Tech-Savy, Yet Disconnected, and The Future of Our Country: Generation Z

How our most recent generation is dealing with a life of inter-connectedness and living life on the edge

Mallory Joy
6 min readFeb 26, 2020
Photo by Siora Photography on Unsplash

Today’s students are some of the most technologically savvy and globally connected kids on the planet… and yet, this generation is also one of the most disconnected generations ever.

Between Instagram, Facebook, Snapchat, and Twitter, our students have the world at their fingertips, and yet, families are more disconnected than ever.

Gone are the days of family dinner at six o’clock sharp. Gone are the days of “Leave It To Beaver” moments in the home.

Here to stay are latch-key kids; breakfast, lunch, and dinner on the go; and the reality that many students only have one parent at home.

Here to stay are shooting threats on social media, peer pressure to keep up with the Kardashians, and a general sense of entitlement.

As a result, our students come to school more broken, more confused, and more aware of all the things that are wrong with this world than ever before.

Walking down the hallways in my school each morning, the buzz of the early morning hours fills my ears before I quickly hear explitive filled sentences between two girls obviously bickering over something.

I quickly move to correct the behavior, but I get cussed out not long after I issue a reminder about language in the hallway. I leave feeling a little defeated.

Later in the day, I hear two boys screaming down the hall words to a very crass rap song with language so inappropriate, your grandmother might have a heart attack.

I, again, move to redirect, and I again get a sort of, “IDGAF” reaction.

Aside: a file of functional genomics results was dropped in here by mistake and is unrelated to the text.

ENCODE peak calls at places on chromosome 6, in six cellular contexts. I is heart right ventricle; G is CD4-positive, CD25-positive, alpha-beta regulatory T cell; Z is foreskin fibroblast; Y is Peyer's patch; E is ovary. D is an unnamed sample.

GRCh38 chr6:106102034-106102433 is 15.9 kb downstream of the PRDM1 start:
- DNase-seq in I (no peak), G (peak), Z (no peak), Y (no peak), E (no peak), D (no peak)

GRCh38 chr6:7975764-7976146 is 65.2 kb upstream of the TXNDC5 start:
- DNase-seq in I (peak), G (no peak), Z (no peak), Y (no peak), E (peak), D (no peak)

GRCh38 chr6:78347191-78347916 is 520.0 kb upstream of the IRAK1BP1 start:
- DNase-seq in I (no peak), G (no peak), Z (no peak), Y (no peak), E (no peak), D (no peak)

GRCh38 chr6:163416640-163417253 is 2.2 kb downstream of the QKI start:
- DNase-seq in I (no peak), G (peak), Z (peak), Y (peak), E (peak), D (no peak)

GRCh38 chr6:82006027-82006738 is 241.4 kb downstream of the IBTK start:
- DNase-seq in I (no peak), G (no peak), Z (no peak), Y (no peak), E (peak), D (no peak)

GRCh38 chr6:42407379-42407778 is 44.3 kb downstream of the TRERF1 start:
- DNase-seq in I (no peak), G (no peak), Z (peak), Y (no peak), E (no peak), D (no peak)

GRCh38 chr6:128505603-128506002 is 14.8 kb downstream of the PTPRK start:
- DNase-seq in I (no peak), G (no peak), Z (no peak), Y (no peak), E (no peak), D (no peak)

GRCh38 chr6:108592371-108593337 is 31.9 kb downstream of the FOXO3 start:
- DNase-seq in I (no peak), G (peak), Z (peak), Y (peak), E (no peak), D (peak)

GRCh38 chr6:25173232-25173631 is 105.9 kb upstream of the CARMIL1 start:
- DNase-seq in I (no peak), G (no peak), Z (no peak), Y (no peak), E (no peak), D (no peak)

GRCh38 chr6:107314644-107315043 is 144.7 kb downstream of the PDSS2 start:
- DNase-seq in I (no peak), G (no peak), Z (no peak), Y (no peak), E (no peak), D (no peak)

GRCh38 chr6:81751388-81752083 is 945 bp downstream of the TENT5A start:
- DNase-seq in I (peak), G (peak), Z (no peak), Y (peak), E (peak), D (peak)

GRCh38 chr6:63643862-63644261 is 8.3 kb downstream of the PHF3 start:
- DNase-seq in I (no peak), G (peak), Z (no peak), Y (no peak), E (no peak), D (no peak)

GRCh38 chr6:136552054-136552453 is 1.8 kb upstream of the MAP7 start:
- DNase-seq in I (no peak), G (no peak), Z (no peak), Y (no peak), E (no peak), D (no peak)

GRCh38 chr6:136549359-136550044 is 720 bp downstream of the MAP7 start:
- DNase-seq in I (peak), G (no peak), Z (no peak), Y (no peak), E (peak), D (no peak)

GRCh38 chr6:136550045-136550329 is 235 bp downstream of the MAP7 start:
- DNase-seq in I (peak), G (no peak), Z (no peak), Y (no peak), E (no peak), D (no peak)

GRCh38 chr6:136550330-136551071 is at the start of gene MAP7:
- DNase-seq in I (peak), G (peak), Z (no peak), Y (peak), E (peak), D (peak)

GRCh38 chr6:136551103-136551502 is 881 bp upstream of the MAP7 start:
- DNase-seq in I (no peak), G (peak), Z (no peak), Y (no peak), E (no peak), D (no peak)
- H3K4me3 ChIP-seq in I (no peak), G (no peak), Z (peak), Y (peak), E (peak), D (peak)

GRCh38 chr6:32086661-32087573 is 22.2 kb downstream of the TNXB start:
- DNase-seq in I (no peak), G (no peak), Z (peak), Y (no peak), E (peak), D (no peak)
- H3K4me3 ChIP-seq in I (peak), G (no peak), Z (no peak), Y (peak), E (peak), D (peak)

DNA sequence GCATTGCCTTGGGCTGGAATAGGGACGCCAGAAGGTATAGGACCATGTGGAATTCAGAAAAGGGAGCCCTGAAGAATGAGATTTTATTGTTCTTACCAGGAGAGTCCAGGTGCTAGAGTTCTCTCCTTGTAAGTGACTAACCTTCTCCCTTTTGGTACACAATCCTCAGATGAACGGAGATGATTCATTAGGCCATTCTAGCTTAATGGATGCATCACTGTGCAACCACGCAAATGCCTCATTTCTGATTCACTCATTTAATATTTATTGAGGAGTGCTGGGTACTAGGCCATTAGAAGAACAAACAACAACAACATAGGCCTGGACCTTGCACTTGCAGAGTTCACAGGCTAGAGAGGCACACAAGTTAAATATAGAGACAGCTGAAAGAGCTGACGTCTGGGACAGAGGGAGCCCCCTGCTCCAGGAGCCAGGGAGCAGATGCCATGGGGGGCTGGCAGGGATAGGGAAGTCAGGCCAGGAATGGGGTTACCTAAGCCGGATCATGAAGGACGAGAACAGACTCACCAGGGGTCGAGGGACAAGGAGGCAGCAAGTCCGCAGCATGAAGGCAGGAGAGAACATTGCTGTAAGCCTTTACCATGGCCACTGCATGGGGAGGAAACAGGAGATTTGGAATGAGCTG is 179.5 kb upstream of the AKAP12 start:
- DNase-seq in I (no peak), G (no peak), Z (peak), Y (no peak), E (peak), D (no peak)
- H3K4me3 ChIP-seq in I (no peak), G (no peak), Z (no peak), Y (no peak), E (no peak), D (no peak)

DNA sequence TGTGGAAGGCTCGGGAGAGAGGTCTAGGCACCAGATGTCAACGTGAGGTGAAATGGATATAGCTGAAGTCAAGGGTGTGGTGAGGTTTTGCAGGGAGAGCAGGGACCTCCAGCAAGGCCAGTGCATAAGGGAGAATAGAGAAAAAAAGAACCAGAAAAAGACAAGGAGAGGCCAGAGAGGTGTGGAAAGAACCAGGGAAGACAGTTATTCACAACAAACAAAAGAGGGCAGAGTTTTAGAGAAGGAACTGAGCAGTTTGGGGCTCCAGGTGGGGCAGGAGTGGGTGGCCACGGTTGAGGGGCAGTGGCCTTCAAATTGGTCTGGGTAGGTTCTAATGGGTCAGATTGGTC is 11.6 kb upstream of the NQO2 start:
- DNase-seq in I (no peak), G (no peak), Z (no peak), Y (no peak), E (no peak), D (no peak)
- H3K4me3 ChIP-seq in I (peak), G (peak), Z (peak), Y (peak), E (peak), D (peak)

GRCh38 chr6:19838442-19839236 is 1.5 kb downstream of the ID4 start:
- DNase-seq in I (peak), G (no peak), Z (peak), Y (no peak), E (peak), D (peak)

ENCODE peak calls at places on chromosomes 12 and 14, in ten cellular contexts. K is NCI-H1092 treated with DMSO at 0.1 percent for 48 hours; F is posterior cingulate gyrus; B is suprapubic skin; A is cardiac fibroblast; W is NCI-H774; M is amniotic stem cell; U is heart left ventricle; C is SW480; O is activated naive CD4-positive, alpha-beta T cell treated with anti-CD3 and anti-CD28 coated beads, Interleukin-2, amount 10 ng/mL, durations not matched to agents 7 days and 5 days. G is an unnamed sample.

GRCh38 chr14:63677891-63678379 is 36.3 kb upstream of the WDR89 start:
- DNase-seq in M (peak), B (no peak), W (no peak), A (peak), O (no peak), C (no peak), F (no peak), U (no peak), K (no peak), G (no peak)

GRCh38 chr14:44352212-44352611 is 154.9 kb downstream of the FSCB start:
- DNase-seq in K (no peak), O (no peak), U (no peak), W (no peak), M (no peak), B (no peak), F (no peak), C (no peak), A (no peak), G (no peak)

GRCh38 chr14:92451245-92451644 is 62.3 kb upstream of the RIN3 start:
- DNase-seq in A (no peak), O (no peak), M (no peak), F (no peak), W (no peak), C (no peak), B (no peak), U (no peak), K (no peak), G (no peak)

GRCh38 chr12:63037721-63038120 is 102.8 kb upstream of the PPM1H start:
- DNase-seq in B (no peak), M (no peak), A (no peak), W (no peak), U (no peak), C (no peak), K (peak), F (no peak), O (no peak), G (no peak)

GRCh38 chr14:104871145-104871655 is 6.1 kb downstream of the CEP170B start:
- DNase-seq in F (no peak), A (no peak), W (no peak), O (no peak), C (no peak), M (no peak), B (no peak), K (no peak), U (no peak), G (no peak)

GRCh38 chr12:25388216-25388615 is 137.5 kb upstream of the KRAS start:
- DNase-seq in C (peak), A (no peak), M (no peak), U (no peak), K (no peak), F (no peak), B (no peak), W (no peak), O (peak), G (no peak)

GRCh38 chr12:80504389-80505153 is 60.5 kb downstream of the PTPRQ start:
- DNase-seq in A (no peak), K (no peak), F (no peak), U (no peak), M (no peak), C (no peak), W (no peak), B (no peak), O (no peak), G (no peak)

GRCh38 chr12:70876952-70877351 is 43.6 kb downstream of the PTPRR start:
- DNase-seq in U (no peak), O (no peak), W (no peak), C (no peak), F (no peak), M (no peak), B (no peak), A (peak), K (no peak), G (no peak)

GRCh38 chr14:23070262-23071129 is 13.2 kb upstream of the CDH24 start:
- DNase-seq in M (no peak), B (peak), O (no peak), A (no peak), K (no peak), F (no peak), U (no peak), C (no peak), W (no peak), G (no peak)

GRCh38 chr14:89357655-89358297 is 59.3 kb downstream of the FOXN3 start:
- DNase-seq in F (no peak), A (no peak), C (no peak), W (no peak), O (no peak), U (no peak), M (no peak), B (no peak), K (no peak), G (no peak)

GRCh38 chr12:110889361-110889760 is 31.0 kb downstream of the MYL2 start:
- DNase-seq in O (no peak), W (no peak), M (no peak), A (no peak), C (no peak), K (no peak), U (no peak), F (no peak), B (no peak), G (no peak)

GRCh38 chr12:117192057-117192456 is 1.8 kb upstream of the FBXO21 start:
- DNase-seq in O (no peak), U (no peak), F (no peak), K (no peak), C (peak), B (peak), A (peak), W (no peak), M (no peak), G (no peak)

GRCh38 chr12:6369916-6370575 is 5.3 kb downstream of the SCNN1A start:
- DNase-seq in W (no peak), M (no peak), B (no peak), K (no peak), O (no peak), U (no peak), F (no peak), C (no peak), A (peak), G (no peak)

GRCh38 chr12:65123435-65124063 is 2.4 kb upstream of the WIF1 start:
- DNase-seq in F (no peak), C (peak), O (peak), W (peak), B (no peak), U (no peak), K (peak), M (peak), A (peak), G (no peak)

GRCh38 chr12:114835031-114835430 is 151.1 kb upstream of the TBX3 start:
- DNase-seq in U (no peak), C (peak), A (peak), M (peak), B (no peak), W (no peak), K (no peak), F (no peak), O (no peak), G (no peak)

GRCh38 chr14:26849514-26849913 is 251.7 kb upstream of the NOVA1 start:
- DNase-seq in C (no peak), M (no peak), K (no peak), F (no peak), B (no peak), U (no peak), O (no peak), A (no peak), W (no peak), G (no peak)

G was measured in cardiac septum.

In my 4th hour that same day, I had a boy smuggle in a miniature dildo into the classroom that was getting passed around the back of the room, causing a disruption, and took me out of part of my class to deal with it and stealing education time away from the rest of the class.

This, unfortunately, is a fairly common occurrence and one most would assume you would find in a middle school.

However, what isn’t common is the trend that’s been showing up over the last few years involving verbal abuse toward school staff.

One of the things that staff that I serve on has consistently come back to, asking administration to address, is the level of verbal abuse that we take on a day to day occurrence. In any other profession, it would immediately be reported and be dealt with.

Unfortunately, this is not the case in education.

“It’s part of the job” is the theme I hear from many of my co-workers and friends in the education field. We all shrug, find ways to cope, and move from class to class, writing referrals, hoping for change, but knowing nothing will come of it.

At the core, though, that verbal abuse stems from a deeper issue.

Our students are hurting.

It’s often said that:

The kids who need the most love often ask for it in the most unloving ways.

As an educator, I can vouch for this quote.

I can promise that if the kids who need the most loving ask for it in the most unloving ways, they probably do it in the most crass, most verbally abusive ways.

A Glimpse Into Generation Z

While Millenials are defined as the generation spanning from 1980 to 1996, Generation Z is defined as children born between 1997 and 2010. They are our current middle and high school students.

Photo Credit: Visual Capitalist
Photo Credit: Visual Capitalist

And while there are distinct similarities with their Millennial big brothers and sisters, there are also significant differences. These significant differences are what cause conflict between Generation Z and their Millennial, Gen X, and Baby Boomer teachers, parents, and grandparents.